I also didn’t really want to do videos for this record, unless it was with someone very special. I’d reached a dead end with what I can say with my video with the tools I am familiar with; until I learn new tools I won’t be making a video for Torn Hawk music. So to do a video for this one the only way I’d sign off was to work with someone amazing, and time and money constraints just didn’t allow that to happen.

The blurb I told the press agent to send out along with the one thing people that came out that people might identify as a “video” kind of sums up how I feel:

“This is an advertisement for my toll-free advice line, presented with the exhausted futility of a suicide note.   I hope people watch it with their ears plugged or listen to it with their eyes closed.”

I don’t know if she even used this, it probably sounded too grumpy.


What is it about this type of German romanticism that interested you?

This “inspired by German Romanticism” thing has gone a little too far. You know how it is, when they write up a press release, there needs to be a hook. So that was it.

I will say I recognized myself in many of the impulses behind the Romantic movement. Romanticism looks to art as a means to be swept away, not to tunnel into intellect or reason.

Romantics are antagonistic to rationality, but an interesting flipside to that is that a lot of people considered part of the Romantic movement, like Lord Byron, were proponents of Galvanism. Galvanists believed that the life activities of organisms, including their mental processes, were simply manifestations of chemical reactions in the body. In the case of Frankenstein’s monster, created by Byron’s peer Mary Shelley, all that was needed to “infuse a spark of being into the lifeless thing” was an electrical impulse.

This connects to my Outlook Management system, which says in the same way that points of view, moods, whatever, aren’t objectively true and definitely aren’t tied to any higher spiritual value. Emotions are essentially the exhibition of chemical actions. It’s all about pushing your chemicals around to get to functional states, or wherever you want to be. There is no ghost in the machine.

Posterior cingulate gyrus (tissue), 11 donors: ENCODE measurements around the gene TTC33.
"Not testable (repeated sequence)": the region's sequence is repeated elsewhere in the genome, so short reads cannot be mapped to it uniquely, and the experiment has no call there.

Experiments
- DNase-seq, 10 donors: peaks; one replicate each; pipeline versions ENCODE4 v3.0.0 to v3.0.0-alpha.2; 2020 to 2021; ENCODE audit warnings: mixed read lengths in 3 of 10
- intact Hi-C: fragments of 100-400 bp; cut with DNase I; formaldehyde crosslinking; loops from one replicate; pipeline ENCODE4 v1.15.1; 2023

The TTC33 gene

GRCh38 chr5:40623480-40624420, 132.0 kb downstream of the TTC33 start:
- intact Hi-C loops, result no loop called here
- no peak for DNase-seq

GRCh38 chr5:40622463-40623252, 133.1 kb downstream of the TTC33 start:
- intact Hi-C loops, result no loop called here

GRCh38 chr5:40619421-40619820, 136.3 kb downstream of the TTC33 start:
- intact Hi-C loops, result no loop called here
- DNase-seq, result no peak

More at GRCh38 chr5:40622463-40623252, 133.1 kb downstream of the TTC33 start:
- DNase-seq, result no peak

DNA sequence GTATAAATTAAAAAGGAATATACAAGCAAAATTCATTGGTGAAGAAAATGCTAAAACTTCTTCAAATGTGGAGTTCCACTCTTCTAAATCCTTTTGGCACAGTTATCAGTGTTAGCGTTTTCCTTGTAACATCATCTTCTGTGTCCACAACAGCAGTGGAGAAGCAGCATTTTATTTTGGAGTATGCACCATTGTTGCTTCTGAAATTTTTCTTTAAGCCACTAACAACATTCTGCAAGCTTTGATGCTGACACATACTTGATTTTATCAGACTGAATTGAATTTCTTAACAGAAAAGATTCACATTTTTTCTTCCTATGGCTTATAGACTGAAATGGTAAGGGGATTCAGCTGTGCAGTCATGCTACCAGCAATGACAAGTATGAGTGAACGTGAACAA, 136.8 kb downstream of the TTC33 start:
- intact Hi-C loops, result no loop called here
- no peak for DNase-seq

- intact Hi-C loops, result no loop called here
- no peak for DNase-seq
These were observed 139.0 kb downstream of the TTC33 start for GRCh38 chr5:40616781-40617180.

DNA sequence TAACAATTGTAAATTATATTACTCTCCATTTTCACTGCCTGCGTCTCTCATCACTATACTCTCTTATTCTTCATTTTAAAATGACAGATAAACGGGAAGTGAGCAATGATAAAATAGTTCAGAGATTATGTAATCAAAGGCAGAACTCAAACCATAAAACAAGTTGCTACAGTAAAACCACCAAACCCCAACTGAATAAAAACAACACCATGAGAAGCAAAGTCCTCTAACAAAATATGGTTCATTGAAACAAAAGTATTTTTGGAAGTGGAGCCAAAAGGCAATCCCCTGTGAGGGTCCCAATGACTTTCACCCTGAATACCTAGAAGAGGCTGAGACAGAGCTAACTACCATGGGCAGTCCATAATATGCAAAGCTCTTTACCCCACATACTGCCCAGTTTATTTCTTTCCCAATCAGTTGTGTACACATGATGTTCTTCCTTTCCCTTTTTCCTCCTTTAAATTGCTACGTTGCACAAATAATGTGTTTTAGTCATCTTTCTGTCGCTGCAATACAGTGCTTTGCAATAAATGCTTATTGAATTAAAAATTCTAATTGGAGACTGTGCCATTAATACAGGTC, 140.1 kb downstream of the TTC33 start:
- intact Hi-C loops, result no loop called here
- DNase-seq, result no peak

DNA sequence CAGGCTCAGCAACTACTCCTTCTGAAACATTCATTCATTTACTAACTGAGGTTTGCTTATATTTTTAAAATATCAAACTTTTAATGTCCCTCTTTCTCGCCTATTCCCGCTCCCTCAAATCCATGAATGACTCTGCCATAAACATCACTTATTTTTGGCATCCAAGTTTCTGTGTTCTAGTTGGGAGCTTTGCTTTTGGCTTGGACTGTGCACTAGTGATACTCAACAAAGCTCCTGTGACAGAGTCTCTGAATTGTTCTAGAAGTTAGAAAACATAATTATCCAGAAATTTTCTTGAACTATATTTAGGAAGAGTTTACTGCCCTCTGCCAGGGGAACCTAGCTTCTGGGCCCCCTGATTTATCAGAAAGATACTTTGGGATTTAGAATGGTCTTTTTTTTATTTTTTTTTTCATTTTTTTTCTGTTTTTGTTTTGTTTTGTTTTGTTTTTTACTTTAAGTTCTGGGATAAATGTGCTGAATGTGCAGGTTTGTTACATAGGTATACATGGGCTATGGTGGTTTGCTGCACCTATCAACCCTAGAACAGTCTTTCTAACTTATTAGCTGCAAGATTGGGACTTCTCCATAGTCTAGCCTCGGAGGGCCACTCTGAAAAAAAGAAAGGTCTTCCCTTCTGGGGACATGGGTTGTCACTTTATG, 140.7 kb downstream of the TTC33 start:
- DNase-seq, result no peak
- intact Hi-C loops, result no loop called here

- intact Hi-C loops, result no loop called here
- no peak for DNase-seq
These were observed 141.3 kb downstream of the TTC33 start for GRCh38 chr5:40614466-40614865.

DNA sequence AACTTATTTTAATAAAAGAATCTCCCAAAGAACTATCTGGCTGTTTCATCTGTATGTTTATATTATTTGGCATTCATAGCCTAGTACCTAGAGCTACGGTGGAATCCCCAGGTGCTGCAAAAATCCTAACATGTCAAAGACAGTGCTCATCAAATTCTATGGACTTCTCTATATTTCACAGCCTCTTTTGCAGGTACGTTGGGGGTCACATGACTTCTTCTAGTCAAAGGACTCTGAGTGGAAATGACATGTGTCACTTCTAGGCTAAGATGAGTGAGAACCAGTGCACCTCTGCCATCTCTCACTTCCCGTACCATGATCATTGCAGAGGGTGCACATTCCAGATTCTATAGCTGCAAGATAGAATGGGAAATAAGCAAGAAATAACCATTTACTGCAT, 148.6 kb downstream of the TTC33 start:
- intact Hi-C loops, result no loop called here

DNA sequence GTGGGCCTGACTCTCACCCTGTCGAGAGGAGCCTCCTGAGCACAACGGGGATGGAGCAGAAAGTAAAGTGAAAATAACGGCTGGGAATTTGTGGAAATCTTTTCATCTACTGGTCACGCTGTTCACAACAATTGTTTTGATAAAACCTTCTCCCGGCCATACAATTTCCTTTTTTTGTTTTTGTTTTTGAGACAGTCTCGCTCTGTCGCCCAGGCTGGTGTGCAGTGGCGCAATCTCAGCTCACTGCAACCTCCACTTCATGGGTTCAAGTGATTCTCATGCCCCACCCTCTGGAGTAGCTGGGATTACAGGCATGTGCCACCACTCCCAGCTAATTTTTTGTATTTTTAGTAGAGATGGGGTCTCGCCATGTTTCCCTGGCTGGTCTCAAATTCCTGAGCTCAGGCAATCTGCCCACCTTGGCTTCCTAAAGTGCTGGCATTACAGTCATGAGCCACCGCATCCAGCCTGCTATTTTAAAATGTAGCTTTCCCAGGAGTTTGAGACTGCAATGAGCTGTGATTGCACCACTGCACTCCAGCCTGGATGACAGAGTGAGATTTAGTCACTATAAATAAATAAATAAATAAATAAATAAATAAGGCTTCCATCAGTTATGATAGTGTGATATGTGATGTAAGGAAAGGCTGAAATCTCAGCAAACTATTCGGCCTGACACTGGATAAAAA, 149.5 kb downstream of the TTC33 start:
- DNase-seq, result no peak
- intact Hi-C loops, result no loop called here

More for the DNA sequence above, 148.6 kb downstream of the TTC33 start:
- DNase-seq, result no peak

The literature and press around the release does a great job of sending up US self-help scams.

I wouldn’t use the word scam. There are a lot more serious scams out there than Tony Robbins. The Church is a scam, the Queen of England is a scam. Somebody like Tony Robbins is pretty straightforward about what he is up to. He’s just trying to help you improve your life in concrete ways. He’s not claiming to have some exclusive line to divine magical crap. He’s a humanist; he reminds people that they are in charge of their own failure or success.

There is a lot less irony in the Outlook Management stuff than people think. These days maybe people have a hard time recognizing sincerity or knowing what to do with it when they do.

I don’t have a whole lot to say about it; I’d encourage people check out my website and see what they make of it. I welcome all sorts of reactions.


Will Powers is a record that immediately sprung to mind. Were you influenced by Lynn Goldsmith and how she tried to subvert this genre?

I don’t know who that is. I don’t acknowledge genres, and I’m never in the business of subversion. Subversion is commentary, which is a parasitic action that relies on the existence of a higher level non-ironic form to comment on. I am only interested in making core statements, core forms.

Anything else you’d like to tell us?

Last night I found peace in the grocery store, after 10 pm. There weren’t many people there, and I walked up and down the ice cream aisle for a long time; Genesis was playing. I started to get a cold tingle all over that only had a little bit to do with the refrigeration; I figured out how to hold onto it and hovered there, in this tingly place, and got as far away from talking about myself as I could.